Back in early March my husband and I ordered a home generator that is produced in Wisconsin. We were told that the processing and delivery of the unit took about three months, but because production had been slowed by the illnesses of workers it might take an extra month or so before it could be shipped and then installed. We soon learned that there are many moving parts in the creation of an item like this. The manufacturers depended on parts from all across the globe and had to wait for them far longer than usual before putting the generator together. There were also shipping issues that slowed the process as well. We had to be exceedingly patient while we waited for the machine to arrive. It finally came in November five months later than promised. In the end, it really did not matter because we knew that everyone along the chain was doing his or her best to accommodate us. There was no reason for us to be surly or to point fingers at anyone. We are all in the gooey mess together.

The delay was not a simple matter of lazy people unwilling to go back to work, or building things in America rather than relying on other nations. Whether we like it or not, commerce is a global affair and no doubt always will be. In any business if workers are sick, things slow down. If we have to wait for supplies from the far reaches of the world, more complications develop. Then there is the matter of our human traits. There have been so many differing response to the virus making it more and more inevitable that the smooth flow of goods and services would be interrupted. We did not immediately go back to normal just because we wished to do so.

This is hardly the first time in history that we have been challenged by shortages and delays. Just ask anyone who was alive during World War II what kind of things were unavailable during that conflict and they will tell you about ration coupons and recipes that used substitutes for eggs and sugar and other staples that were difficult to find. They will show you high school yearbooks made from pulp paper without hard covers. Inside those annuals there will be a noticeable lack of young men because most of them had gone off to war. They will speak of patching tires because there was no rubber for new ones. They did whatever they had to do because they understood that it would have been absurd to expect their lives to be exactly the way they had always been. For some those war years lasted six years and even after the fighting was over there was a long period of adjustment.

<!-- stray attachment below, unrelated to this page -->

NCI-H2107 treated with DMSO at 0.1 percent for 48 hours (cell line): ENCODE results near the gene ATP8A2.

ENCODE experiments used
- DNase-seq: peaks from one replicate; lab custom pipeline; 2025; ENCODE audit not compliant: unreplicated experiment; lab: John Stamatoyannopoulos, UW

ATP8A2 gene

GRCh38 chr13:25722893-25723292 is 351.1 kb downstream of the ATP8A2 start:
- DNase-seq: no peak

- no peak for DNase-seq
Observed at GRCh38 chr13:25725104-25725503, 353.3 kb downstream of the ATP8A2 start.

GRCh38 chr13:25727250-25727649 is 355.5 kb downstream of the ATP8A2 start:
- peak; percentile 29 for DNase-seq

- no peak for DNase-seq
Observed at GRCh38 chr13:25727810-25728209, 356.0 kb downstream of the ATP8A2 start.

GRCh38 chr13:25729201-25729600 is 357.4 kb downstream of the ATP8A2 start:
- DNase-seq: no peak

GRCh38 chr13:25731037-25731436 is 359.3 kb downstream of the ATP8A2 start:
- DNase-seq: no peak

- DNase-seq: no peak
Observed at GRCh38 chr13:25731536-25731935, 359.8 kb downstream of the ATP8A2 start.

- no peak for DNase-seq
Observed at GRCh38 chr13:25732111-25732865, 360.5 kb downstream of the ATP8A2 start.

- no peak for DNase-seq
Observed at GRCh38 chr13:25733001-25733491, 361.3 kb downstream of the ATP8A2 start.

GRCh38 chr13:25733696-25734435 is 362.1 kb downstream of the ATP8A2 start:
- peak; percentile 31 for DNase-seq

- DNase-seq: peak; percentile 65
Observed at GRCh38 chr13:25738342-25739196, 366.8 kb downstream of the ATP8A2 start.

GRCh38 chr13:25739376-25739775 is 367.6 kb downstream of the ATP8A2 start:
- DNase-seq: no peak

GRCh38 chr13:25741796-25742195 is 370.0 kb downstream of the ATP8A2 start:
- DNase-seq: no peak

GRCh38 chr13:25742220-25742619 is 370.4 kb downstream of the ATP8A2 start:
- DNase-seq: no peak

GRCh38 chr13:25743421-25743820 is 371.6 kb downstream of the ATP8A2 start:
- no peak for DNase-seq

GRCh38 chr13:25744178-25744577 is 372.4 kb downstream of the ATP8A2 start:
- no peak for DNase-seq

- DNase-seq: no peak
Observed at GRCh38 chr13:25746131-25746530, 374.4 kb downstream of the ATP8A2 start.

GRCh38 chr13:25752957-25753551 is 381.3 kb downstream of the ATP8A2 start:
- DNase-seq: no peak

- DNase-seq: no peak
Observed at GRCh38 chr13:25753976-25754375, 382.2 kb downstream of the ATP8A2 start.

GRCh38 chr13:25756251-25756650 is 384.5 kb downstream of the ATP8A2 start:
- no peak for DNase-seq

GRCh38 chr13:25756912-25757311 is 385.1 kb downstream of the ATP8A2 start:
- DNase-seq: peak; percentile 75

It is going to take time to assume any sense of normalcy. Europe is experiencing another wave of COVID-19 among the unvaccinated. The winter months may slow the flow of commerce even more. Our prices may respond by going higher. It will be up to each of us to find ways of helping the cause. Instead of complaining we can do like our forebears and be thankful on this day if we are still alive and able to celebrate our good fortune with a Thanksgiving meal with family or friends.

“Ask not what your country can do for you, ask what you can do for your country.” should be our mantra. We’ve spent too much time complaining. Now it’s time to get creative and deal with our realities like reasonable individuals willing to work our way forward. It will take time and adaptability. Let’s demonstrate that we have not forgotten how to make sacrifices and be flexible. Let us not ignore the most unfortunate in this world. The present state of the world is not about any one of us personally. It’s about everyone together. Let’s us be thankful for whatever we have and pledge on this day to be kind and patient and aware of the needs and hopes and dreams everyone around us. Sometimes that means waiting a bit to satisfy our desires. In our hearts we know we can do it. We just have to redirect our anger and our attitudes like good people before us have always done.

Happy Thanksgiving everyone!